So with a manifesto like this and our imagination set to the sky we felt it was a call to arms or more precisely a call to every inch of creativity within us. We wanted to share this journey so we invited artists we knew or those that serendipity had brought us towards, to play within the ideal of Uganglish but with their own art form; be it music, textiles, design, food or craft. Uganglish is the creative space we inhabit, not quite Ugandan enough not quite British enough, but using this space in-between to celebrate our cultural mash-ups through creativity and empowering others.

So with less than two weeks to go it’s all coming together. The events and workshops are sorted, the invitations are making their way along fibre optic cables under the city and the best thing is that people are talking about it and are excited by what we’re planning. It seems creating a safe space to share and play within someone else’s culture is what the world is about.

AFRORETRO, School of Uganglish

I know that some of you reading this are far from London so may not be able to come a play in The School of Uganglish space. So we would like to invite you to come and celebrate your cultural mash-ups with us virtually.

All through The School of Uganglish we will be asking visitors to the space to print the story of their life on fabric. We will then hang these throughout the space creating a tapestry of colour, lives, experience and sharing. We would love you to join us by creating your print at home then sending us a high res picture. We will then display your fabric prints through the studio space and online.

Print the Story of Your Life

1. Join the School of Uganglish by downloading the PDF tutorial + watch the video of the Mono Print your Life workshop in action to see how it’s done. 

Mono Print Your Life with the AFRORETRO School of Uganglish

2. Create your print and submit it to monoprint@afroretro.com + share the photos by tagging them #uganglish!

We are still fundraising to keep most of the workshops free and the other events as low cost as possible. We have a Kickstarter campaign and are rapidly coming to the end of its time (5 days and counting) So please, please, please take a look at our film and pledge what you can, even the price of a coffee and piece of cake can make the difference.

The School of Uganglish is enrolling now- bring your culture and lets get our creative-on!

AFRORETRO School of Uganglish, Anna & Lilly

AFRORETRO are British Ugandan sisters Anna & Lilly. A fashion and craft cultural fusion brand, they design and make hand made jewellery, fashion and textile crafts using Upcycling, sustainability, natural Ugandan materials and London life as their inspiration. They love making so much that they have also developed a range of making kits. They hold UpCycling & making workshops across London to share the love and empower people to make and create.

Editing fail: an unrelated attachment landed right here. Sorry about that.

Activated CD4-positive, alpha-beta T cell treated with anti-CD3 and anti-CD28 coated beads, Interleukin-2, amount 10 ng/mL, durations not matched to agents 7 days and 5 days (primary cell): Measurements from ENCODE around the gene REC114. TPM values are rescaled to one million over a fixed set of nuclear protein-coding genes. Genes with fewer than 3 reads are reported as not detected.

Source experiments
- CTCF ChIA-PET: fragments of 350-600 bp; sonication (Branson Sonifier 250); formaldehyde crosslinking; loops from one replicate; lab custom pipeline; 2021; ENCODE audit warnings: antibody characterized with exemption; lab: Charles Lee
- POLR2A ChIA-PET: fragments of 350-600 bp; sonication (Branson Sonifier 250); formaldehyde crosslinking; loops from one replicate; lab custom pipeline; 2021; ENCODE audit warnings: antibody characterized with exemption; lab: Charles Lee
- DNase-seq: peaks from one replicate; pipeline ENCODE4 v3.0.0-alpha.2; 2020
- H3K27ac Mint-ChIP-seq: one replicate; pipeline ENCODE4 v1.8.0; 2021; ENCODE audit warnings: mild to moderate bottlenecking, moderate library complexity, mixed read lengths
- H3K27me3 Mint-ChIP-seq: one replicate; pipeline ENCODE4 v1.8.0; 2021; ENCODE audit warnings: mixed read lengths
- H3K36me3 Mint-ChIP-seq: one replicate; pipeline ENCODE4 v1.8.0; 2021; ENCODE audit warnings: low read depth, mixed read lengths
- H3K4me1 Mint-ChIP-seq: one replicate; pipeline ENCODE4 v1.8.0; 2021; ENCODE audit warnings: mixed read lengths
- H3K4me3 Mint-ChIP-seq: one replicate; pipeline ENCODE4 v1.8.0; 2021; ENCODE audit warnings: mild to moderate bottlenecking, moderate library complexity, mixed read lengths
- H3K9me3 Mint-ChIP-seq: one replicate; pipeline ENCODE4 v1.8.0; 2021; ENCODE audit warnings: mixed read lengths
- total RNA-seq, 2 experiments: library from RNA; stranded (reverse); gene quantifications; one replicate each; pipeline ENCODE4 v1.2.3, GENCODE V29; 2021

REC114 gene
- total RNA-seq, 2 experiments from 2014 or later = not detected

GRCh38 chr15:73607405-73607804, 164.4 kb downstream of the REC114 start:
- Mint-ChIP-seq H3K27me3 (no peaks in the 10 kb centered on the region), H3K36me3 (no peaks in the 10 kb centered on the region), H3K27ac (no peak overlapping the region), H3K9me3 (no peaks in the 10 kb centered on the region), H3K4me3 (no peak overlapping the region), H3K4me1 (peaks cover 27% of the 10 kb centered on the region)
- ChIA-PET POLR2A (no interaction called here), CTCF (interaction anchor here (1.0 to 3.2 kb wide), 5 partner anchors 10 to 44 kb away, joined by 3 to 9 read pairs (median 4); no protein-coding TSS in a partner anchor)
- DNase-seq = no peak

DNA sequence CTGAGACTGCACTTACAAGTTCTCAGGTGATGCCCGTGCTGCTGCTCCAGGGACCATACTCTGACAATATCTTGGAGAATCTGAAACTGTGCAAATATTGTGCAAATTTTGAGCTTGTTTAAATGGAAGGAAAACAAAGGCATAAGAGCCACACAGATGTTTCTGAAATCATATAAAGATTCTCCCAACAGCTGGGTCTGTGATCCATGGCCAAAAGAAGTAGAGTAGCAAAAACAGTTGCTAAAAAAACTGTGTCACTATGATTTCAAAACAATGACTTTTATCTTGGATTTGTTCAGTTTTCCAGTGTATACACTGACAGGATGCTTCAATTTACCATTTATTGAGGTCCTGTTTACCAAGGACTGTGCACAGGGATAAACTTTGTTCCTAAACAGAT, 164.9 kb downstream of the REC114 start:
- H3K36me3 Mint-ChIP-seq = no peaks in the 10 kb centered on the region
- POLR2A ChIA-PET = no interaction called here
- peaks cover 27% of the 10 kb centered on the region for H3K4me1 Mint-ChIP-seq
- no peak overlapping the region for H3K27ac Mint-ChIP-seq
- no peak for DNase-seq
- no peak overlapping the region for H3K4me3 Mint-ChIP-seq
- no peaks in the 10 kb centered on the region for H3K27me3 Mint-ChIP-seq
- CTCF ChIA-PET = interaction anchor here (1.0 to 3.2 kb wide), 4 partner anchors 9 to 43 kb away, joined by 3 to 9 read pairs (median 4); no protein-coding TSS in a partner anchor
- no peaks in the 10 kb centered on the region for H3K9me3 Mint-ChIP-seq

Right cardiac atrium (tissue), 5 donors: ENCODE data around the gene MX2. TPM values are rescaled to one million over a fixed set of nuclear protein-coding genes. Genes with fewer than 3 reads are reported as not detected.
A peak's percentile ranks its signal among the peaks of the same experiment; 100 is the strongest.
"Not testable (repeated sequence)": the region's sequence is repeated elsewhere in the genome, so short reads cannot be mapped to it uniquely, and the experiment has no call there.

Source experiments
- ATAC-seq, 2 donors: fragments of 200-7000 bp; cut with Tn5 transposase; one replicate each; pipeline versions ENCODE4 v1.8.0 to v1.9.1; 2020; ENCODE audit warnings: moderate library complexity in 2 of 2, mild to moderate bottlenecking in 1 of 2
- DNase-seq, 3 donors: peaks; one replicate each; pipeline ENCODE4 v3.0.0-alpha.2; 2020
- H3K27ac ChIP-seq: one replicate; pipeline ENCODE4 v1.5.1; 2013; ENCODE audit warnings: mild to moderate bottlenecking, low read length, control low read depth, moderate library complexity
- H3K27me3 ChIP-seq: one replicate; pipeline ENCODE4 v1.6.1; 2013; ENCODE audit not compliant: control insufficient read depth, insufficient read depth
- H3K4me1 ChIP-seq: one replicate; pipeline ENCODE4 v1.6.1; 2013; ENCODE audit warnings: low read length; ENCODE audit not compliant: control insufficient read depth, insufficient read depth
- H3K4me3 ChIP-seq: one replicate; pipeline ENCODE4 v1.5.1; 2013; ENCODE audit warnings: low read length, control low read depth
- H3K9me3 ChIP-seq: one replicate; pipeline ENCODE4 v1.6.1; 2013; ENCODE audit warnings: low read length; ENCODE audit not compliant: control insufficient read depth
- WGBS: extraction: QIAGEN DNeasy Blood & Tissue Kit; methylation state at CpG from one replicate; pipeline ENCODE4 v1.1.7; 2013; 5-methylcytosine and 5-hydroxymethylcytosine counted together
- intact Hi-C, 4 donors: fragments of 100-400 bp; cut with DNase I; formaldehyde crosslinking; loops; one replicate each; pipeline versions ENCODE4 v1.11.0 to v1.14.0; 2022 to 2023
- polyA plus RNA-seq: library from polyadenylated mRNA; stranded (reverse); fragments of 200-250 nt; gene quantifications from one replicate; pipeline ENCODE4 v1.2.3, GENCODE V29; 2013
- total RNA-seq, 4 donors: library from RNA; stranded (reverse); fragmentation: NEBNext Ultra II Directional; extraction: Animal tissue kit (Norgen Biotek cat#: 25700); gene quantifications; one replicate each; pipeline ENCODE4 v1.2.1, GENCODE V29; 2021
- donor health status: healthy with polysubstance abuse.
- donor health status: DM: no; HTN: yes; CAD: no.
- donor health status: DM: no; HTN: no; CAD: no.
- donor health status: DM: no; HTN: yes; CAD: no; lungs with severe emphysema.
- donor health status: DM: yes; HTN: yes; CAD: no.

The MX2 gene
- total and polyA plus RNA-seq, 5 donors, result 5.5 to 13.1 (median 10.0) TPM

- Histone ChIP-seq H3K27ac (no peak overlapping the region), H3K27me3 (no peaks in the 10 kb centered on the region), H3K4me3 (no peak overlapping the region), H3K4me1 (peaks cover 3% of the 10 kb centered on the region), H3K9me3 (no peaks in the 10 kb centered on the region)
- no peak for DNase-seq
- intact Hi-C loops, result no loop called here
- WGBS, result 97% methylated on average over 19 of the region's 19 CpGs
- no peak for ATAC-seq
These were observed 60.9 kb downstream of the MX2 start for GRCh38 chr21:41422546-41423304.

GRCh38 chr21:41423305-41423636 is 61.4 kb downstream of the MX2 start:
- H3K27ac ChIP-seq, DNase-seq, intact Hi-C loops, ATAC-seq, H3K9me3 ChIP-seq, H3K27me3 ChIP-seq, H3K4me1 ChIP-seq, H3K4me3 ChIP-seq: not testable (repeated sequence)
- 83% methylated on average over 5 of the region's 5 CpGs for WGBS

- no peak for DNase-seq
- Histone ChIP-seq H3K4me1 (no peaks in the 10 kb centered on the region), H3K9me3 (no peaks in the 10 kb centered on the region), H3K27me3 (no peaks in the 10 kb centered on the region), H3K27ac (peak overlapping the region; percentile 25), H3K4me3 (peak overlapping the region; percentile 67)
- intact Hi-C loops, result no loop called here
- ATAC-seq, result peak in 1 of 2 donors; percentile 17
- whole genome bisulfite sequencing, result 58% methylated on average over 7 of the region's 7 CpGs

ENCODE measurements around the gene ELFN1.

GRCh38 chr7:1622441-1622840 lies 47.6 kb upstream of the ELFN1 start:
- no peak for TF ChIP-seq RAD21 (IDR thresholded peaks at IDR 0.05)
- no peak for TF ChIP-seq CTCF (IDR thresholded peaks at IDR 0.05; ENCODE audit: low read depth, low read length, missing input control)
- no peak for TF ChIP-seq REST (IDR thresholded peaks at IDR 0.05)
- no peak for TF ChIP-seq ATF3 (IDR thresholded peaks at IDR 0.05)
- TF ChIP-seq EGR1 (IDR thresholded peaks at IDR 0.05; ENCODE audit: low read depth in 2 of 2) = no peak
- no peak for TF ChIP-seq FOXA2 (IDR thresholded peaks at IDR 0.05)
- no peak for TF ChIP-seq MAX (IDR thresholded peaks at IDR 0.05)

KICKSTARTER | WEBSITE | FACEBOOK | TWITTER | INSTAGRAM

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01-header Hello, I’m Arianne, and I am “Captain & Founder” of a web and graphic design studio called Aeolidia. I’ve learned over the past few years to quit calling it a “small design studio,” now that there are 21 of us. Though I did get a little flustered introducing myself to someone over the weekend and saying that I “work for” Aeolidia – like I’m the receptionist or something (note: I do not have a receptionist)! Do you ever have a hard time noticing how far you’ve come? Jess kindly offered to let me share our anniversary celebration with the wonderful Oh My! Handmade readers, and of course I leapt at the chance, because I think just about most of you will delight in our manifesto and are well aligned with our company values. Aeolidia clients are bright burning flames

Our clients are handcrafters, designers, artists, oddballs, perfectionists, entrepreneurs, hard workers, bright burning flames! We wouldn’t have it any other way.

Is that you? Oh good. Read on!

A week of giveaways

Aeolidia loot giveaway Aeolidia manifesto freebie To celebrate our anniversary and the launch of our new site, we are smack in the middle of a week of giveaways. Don’t worry! You can still download the freebies and enter to win any of our giveaways. I’m going to give people time to check everything out, and then choose winners. If you see an entry form on the blog posts, you’re welcome to enter, because we’re trying something new this time: instead of having a set limit of winners, we are just trying to help as many people as we reasonably can.

Schedule of events

Please nose around our new site and enter to win as many as you’d like!

Monday: A celebration of the new site, and an adorable merman swag giveaway.
Read about our new site and get the swag »

Tuesday: A celebration of our clients, and free wallpapers and a manifesto you can print out and put on your desk.
Make your computer or phone pretty »

Wednesday: huge list of tips for improving sales on your website, and a free website evaluation.
Improve your site and enter to win »

Thursday: We help as many businesses as we can plan their next best step.
Ask us your burning questions »

Friday: We help as many business as we can set up a Shopify website.
Learn more about Shopify and let us do the setup for free »

Please share with your friends!

Our posts have some “pin-able” content and downloads – I’d love to have your help spreading these all over Pinterest and Instagram! We’d like to cast our net wide on our free service giveaway posts, so as many people as possible can enter to win. We will be reviewing websites, making “next step” plans for businesses, and setting up new Shopify sites, all for free, and as many as we can possibly fit in. I hope we can help your friends with their businesses. Please let them know. Thanks so much for following along over the years. I’m feeling happy!